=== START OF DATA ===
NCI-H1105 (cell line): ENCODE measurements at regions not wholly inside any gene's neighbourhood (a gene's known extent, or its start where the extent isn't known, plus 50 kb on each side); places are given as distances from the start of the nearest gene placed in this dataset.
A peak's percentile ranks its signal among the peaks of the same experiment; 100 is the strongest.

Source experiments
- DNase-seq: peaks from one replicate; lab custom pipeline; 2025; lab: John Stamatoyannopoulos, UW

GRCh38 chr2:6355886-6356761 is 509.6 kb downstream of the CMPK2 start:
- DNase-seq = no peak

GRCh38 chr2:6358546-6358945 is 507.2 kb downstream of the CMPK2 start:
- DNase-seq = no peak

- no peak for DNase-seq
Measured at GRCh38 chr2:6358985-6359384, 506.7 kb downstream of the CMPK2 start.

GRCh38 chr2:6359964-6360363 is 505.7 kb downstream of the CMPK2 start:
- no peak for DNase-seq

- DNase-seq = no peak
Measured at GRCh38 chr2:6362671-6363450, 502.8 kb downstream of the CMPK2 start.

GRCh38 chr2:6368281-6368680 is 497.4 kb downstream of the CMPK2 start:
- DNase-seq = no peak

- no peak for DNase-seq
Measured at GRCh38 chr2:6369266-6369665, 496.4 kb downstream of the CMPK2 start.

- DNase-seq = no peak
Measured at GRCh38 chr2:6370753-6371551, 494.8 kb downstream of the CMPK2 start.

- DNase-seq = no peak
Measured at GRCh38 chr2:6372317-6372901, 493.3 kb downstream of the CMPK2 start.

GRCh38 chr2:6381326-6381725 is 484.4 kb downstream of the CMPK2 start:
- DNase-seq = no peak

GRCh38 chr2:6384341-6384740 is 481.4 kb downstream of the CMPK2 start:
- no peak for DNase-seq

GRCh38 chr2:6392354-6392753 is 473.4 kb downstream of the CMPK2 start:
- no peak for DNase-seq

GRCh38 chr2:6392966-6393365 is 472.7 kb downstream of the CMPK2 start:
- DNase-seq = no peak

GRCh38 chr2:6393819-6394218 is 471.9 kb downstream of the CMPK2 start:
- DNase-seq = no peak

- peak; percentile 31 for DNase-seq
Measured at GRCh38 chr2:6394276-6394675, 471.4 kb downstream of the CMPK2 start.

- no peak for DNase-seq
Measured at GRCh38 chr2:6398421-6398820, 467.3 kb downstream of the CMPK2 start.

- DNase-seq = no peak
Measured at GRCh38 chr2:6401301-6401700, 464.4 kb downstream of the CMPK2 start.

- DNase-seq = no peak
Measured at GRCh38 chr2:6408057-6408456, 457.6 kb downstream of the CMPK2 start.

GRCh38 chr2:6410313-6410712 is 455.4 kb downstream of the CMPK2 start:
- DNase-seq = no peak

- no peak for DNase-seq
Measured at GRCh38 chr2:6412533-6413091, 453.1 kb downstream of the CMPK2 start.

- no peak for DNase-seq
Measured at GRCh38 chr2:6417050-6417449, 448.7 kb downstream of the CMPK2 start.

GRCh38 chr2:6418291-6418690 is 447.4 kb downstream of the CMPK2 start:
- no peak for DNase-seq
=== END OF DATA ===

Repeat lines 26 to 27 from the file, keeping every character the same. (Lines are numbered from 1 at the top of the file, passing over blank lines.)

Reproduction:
- no peak for DNase-seq

GRCh38 chr2:6392354-6392753 is 473.4 kb downstream of the CMPK2 start: